The U.S. Needs a Federal Commission on Wrongful Convictions: Paper

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Photo by Allen Allen via Flickr

A “cottage industry” has emerged in the past quarter century to fight for wrongfully convicted individuals, ranging from Conviction Integrity Units (CIUs) operated by district attorneys’ offices, to nonprofit or university-based groups like Northwestern University’s Center on Wrongful Convictions  and the University of Chicago’s Exoneration Project,  and the array of Innocence Projects across the country.

Bu their efforts still amount to a drop in the bucket.

The percentage of people exonerated for crimes they did not commit in 2019 barely exceeds one percent of the lowest estimated number of people wrongfully convicted.

Of the 1,385,258 people in prison for felony convictions in 2019, it is estimated one to five percent—or between 13,853 and 69,263 people—at the end of 2019 were in prison for crimes they did not commit. Yet only 143 were exonerated that year, according to the National Registry of Exonerations (NRE).

It will take aggressive action by the federal government to carve out a fair path to exoneration for the thousands of innocent persons behind bars, Carin Wieters argues in a paper published by St. Mary’s University School of Law.

The paper calls for an “an independent, publicly funded office dedicated to investigating claims of wrongful conviction,” similar to commissions created in the UK and Canada.

“(The) conviction of an innocent person represents one of the most egregious, if not the most egregious, mistake a criminal legal system commits, (but) even with the increased knowledge and understanding of the errors existing in the criminal legal system, the general public pays very little attention to the issue of wrongful convictions,” wrote Wieters, a law student at St. Mary’s.

“It is fair to say, the many obstacles facing someone attempting to prove their innocence and obtain freedom after being wrongfully convicted would shock the average person’s consciousness.”

Even as the number of exonerations grows—as of January 19, 2021, 2,705 exonerations have been recorded since 1989, according to the NRE—existing organizations will never be able to cope with the need, Wieters observes.

“While private organizations allow more people to gain exoneration than would otherwise, the need for private donors and pro bono services is not a sustainable model,” he wrote.

“This model, even now, fails to scratch the surface of the need. Every organization reports receiving far more applications than they have resources to accept; this is true even after removing illegitimate claims.”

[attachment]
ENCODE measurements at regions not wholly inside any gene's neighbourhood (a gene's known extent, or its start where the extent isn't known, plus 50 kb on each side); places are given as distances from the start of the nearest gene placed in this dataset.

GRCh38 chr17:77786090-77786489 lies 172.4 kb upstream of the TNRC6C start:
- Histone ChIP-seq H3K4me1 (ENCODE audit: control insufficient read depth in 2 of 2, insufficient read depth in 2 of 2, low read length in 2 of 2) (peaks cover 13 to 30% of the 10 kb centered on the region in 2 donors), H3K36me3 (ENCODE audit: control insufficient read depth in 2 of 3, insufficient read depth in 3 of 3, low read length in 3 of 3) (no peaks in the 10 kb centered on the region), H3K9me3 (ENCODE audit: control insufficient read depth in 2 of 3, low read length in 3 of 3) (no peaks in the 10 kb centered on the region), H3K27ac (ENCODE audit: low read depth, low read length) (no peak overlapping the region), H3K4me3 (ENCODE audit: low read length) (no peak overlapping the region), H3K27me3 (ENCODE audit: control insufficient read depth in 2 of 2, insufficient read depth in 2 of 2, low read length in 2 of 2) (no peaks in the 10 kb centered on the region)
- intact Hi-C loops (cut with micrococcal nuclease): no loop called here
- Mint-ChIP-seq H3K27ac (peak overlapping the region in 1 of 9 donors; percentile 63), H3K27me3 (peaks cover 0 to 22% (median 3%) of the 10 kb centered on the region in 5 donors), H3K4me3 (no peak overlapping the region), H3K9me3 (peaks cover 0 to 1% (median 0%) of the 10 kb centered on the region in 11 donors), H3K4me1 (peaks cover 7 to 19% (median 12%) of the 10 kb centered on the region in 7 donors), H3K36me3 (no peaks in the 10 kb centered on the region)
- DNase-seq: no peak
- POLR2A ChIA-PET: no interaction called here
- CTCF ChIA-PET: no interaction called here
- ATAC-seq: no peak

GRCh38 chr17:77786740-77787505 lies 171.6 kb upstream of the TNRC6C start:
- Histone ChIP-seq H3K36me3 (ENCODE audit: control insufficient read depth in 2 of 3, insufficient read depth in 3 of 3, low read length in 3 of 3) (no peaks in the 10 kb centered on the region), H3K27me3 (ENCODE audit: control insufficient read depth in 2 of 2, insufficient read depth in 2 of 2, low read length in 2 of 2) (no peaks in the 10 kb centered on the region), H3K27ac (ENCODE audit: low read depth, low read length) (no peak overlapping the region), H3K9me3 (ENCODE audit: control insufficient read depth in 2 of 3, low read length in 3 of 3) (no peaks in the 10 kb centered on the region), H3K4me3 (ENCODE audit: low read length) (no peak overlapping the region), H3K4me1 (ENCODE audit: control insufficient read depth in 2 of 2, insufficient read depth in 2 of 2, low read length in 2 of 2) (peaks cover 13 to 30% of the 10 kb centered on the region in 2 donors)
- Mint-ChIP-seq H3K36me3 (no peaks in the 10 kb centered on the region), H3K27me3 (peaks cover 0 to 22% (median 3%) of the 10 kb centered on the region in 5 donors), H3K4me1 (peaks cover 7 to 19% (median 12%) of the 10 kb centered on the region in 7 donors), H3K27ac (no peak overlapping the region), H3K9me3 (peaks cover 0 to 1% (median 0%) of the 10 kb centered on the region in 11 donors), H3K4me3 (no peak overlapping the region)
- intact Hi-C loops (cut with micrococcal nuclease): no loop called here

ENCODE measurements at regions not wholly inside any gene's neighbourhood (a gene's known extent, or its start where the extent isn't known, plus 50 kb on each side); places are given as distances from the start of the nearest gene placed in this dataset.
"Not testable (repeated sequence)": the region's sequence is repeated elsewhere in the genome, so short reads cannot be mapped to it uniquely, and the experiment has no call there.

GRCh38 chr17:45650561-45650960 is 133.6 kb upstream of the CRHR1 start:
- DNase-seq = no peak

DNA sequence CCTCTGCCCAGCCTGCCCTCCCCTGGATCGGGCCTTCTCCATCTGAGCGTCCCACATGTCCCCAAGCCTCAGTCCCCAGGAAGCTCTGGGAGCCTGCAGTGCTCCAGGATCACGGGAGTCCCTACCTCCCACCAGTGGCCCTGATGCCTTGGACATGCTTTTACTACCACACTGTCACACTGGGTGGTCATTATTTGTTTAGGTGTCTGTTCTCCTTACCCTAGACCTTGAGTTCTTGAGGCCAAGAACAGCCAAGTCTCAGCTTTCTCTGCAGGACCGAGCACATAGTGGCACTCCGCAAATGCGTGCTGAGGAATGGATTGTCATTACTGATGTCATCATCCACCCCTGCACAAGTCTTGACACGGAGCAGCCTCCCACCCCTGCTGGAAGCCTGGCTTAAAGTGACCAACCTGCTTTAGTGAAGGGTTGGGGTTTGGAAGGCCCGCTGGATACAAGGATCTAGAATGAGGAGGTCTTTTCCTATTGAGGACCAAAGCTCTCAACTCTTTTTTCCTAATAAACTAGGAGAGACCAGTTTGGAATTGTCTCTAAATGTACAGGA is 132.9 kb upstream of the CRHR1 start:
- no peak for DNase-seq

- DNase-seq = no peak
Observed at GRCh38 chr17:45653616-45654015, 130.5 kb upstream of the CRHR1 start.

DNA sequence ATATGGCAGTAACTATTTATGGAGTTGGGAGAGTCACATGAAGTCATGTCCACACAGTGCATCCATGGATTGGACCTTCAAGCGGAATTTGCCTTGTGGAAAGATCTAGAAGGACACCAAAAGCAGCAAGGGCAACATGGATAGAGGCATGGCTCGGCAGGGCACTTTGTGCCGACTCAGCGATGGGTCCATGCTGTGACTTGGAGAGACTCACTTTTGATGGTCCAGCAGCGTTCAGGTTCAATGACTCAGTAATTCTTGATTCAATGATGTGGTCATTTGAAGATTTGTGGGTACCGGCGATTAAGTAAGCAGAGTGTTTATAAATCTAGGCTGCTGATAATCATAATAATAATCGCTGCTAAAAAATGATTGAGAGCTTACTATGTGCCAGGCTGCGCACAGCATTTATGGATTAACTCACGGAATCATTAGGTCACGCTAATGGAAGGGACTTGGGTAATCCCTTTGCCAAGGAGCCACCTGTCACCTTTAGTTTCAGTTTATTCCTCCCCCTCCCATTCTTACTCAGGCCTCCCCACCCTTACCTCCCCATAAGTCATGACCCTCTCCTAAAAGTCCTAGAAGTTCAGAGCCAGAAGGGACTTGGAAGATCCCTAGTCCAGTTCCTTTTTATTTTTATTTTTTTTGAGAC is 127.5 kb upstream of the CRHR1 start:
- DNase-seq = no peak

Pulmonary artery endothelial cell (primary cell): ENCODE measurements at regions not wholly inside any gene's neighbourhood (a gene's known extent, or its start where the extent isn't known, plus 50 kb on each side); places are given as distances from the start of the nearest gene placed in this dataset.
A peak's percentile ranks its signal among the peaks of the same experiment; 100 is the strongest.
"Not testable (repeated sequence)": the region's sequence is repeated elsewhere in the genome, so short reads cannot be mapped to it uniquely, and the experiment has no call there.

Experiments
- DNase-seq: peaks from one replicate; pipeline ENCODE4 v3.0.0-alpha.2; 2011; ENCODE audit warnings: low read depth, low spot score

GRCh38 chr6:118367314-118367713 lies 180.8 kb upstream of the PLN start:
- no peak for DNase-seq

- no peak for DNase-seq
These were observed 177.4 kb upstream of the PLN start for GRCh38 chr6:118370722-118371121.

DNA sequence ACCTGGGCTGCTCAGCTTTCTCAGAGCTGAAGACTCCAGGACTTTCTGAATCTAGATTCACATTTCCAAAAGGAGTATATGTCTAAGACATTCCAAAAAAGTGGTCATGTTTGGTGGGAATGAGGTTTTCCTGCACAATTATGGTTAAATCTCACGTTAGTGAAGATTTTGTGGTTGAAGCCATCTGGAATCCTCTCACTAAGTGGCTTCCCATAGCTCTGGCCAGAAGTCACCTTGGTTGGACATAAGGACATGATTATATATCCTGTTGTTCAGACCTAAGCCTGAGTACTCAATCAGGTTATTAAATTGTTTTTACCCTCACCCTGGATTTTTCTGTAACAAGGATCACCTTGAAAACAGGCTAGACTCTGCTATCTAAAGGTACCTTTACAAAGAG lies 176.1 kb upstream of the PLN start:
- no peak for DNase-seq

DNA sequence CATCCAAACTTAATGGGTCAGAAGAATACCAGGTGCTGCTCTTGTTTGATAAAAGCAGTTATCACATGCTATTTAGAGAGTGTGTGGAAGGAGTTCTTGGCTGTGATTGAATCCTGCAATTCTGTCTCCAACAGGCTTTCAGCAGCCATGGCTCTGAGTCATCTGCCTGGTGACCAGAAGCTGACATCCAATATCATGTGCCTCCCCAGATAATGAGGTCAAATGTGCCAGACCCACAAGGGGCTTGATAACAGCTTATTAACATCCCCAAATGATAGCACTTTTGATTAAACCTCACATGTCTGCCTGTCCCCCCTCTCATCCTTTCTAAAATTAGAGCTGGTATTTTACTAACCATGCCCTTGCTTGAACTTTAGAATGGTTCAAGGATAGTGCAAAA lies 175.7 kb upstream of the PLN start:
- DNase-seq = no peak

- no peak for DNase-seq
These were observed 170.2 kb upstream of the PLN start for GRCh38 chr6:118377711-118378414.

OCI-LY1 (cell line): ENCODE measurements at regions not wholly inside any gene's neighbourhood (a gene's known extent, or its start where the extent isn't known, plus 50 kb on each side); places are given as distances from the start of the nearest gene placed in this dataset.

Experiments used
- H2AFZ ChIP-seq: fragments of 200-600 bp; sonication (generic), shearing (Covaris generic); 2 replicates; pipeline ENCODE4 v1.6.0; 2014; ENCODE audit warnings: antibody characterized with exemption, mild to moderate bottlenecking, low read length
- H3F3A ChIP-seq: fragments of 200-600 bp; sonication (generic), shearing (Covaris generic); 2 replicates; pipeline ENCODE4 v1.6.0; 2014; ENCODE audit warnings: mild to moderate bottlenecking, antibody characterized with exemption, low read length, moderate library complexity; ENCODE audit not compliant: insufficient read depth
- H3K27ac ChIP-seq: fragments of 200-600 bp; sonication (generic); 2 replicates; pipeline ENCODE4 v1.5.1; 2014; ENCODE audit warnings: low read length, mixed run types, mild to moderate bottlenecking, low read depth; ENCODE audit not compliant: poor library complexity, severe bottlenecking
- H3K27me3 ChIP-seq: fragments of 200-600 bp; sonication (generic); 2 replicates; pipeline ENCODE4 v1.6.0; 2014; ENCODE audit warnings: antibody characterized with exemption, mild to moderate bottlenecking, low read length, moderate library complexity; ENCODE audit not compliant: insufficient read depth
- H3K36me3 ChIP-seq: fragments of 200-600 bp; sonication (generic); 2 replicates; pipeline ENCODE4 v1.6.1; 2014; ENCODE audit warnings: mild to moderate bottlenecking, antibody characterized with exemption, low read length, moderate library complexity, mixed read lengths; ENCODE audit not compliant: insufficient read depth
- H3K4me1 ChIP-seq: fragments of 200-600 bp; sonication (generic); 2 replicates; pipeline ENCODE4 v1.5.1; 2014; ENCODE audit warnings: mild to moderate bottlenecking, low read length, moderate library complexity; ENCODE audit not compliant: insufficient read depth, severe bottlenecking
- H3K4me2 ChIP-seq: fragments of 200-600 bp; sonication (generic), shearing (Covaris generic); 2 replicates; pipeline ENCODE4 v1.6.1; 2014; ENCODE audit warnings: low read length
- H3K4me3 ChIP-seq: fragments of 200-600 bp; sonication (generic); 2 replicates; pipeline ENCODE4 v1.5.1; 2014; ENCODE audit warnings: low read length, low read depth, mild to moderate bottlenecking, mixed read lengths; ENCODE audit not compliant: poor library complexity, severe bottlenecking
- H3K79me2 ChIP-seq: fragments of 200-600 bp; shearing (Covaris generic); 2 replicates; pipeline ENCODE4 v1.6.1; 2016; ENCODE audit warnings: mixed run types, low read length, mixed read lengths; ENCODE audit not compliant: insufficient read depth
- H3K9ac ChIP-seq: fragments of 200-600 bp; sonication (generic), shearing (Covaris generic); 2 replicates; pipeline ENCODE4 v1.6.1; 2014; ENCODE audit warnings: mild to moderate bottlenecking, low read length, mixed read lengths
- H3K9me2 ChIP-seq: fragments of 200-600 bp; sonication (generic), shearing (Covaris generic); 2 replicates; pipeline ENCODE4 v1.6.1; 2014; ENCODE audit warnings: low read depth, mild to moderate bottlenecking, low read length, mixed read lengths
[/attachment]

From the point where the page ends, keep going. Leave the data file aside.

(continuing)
History of Wrongful Convictions

With the advent of DNA testing at the end of the 20th century, the issue of wrongful convictions became acknowledged and publicized more than ever before.

Although wrongful convictions have occurred since the beginning of the criminal legal system, it was not until DNA testing that more scientific and impartial tools were deployed to free the innocent.

The first recorded wrongful conviction case occurred in 1812 in Vermont and involved two brothers falsely accused and convicted of murder.

The most important lesson from this case, according to Wieters, is that the exoneration of these brothers was due to complete strangers choosing to intervene to save the brothers’ lives.

This remains the primary method of how people are exonerated today, she wrote.

The first organization established with the purpose of helping exonerate people wrongfully convicted was Centurion Ministries, created in 1983 by Jim McCloskey.

McCloskey, who provided counsel for inmates, met a man who claimed he had been convicted of a crime he did not commit. After investigating the man’s claims, McCloskey was convinced the man was innocent and helped free him.

Centurion Ministries continues to operate today.

Illinois was the first state government to take an interest in identifying solutions to wrongful conviction.

This came after 13 prisoners on death row were exonerated during the same period 12 prisoners on death row were put to death, causing then-Gov. George Ryan to issue a moratorium on the death penalty in 2000.

Multiple other state governments have created commissions dedicated to solving wrongful convictions since that time.

The Inadequacy of the Current System

 Although more than 75 private organizations exist in the U.S. dedicated to assisting those wrongfully convicted, the number of requests for assistance these organizations get is simply too many and too costly for them to handle alone.